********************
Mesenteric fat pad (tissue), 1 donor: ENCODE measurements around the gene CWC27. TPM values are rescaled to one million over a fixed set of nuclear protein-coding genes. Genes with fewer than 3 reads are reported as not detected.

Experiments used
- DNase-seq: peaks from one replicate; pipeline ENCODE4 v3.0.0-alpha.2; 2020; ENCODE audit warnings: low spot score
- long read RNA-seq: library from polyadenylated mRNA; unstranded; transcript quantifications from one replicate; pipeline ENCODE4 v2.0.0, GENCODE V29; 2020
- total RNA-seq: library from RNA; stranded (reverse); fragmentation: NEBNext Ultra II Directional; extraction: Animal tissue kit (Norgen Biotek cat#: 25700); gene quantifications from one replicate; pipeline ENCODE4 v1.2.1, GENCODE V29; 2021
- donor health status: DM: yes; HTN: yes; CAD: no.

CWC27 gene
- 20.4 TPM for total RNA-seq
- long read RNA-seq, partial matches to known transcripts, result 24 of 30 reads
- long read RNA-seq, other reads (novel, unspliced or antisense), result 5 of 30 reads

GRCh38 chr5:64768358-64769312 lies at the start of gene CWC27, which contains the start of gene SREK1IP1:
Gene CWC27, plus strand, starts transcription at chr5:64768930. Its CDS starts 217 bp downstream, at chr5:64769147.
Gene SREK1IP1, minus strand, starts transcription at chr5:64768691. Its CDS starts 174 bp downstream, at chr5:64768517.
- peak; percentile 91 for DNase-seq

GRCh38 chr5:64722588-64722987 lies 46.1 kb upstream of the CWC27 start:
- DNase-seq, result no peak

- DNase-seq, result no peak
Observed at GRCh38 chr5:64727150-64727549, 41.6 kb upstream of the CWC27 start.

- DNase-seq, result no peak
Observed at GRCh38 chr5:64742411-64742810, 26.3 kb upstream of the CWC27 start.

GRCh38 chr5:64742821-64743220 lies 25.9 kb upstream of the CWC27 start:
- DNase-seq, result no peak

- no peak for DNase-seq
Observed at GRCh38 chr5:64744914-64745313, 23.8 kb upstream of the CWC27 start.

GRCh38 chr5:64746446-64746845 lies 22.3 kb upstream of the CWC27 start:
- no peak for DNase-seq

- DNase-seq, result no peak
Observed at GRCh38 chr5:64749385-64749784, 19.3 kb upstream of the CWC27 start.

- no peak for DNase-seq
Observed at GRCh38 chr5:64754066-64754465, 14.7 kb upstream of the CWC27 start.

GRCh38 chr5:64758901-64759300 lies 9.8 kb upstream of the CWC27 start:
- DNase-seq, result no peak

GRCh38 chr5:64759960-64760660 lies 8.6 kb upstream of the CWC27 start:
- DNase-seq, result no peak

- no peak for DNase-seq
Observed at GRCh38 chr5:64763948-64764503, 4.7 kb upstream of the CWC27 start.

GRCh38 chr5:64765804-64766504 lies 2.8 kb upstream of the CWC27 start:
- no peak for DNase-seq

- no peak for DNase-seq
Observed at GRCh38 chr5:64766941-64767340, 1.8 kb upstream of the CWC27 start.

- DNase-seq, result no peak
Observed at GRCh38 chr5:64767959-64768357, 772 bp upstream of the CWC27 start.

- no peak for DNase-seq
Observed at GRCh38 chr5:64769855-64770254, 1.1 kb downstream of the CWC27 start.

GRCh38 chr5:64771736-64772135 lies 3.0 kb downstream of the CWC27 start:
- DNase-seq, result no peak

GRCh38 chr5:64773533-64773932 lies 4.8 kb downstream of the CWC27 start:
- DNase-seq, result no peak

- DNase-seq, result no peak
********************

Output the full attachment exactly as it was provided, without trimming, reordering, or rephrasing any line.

Mesenteric fat pad (tissue), 1 donor: ENCODE measurements around the gene CWC27. TPM values are rescaled to one million over a fixed set of nuclear protein-coding genes. Genes with fewer than 3 reads are reported as not detected.

Experiments used
- DNase-seq: peaks from one replicate; pipeline ENCODE4 v3.0.0-alpha.2; 2020; ENCODE audit warnings: low spot score
- long read RNA-seq: library from polyadenylated mRNA; unstranded; transcript quantifications from one replicate; pipeline ENCODE4 v2.0.0, GENCODE V29; 2020
- total RNA-seq: library from RNA; stranded (reverse); fragmentation: NEBNext Ultra II Directional; extraction: Animal tissue kit (Norgen Biotek cat#: 25700); gene quantifications from one replicate; pipeline ENCODE4 v1.2.1, GENCODE V29; 2021
- donor health status: DM: yes; HTN: yes; CAD: no.

CWC27 gene
- 20.4 TPM for total RNA-seq
- long read RNA-seq, partial matches to known transcripts, result 24 of 30 reads
- long read RNA-seq, other reads (novel, unspliced or antisense), result 5 of 30 reads

GRCh38 chr5:64768358-64769312 lies at the start of gene CWC27, which contains the start of gene SREK1IP1:
Gene CWC27, plus strand, starts transcription at chr5:64768930. Its CDS starts 217 bp downstream, at chr5:64769147.
Gene SREK1IP1, minus strand, starts transcription at chr5:64768691. Its CDS starts 174 bp downstream, at chr5:64768517.
- peak; percentile 91 for DNase-seq

GRCh38 chr5:64722588-64722987 lies 46.1 kb upstream of the CWC27 start:
- DNase-seq, result no peak

- DNase-seq, result no peak
Observed at GRCh38 chr5:64727150-64727549, 41.6 kb upstream of the CWC27 start.

- DNase-seq, result no peak
Observed at GRCh38 chr5:64742411-64742810, 26.3 kb upstream of the CWC27 start.

GRCh38 chr5:64742821-64743220 lies 25.9 kb upstream of the CWC27 start:
- DNase-seq, result no peak

- no peak for DNase-seq
Observed at GRCh38 chr5:64744914-64745313, 23.8 kb upstream of the CWC27 start.

GRCh38 chr5:64746446-64746845 lies 22.3 kb upstream of the CWC27 start:
- no peak for DNase-seq

- DNase-seq, result no peak
Observed at GRCh38 chr5:64749385-64749784, 19.3 kb upstream of the CWC27 start.

- no peak for DNase-seq
Observed at GRCh38 chr5:64754066-64754465, 14.7 kb upstream of the CWC27 start.

GRCh38 chr5:64758901-64759300 lies 9.8 kb upstream of the CWC27 start:
- DNase-seq, result no peak

GRCh38 chr5:64759960-64760660 lies 8.6 kb upstream of the CWC27 start:
- DNase-seq, result no peak

- no peak for DNase-seq
Observed at GRCh38 chr5:64763948-64764503, 4.7 kb upstream of the CWC27 start.

GRCh38 chr5:64765804-64766504 lies 2.8 kb upstream of the CWC27 start:
- no peak for DNase-seq

- no peak for DNase-seq
Observed at GRCh38 chr5:64766941-64767340, 1.8 kb upstream of the CWC27 start.

- DNase-seq, result no peak
Observed at GRCh38 chr5:64767959-64768357, 772 bp upstream of the CWC27 start.

- no peak for DNase-seq
Observed at GRCh38 chr5:64769855-64770254, 1.1 kb downstream of the CWC27 start.

GRCh38 chr5:64771736-64772135 lies 3.0 kb downstream of the CWC27 start:
- DNase-seq, result no peak

GRCh38 chr5:64773533-64773932 lies 4.8 kb downstream of the CWC27 start:
- DNase-seq, result no peak

- DNase-seq, result no peak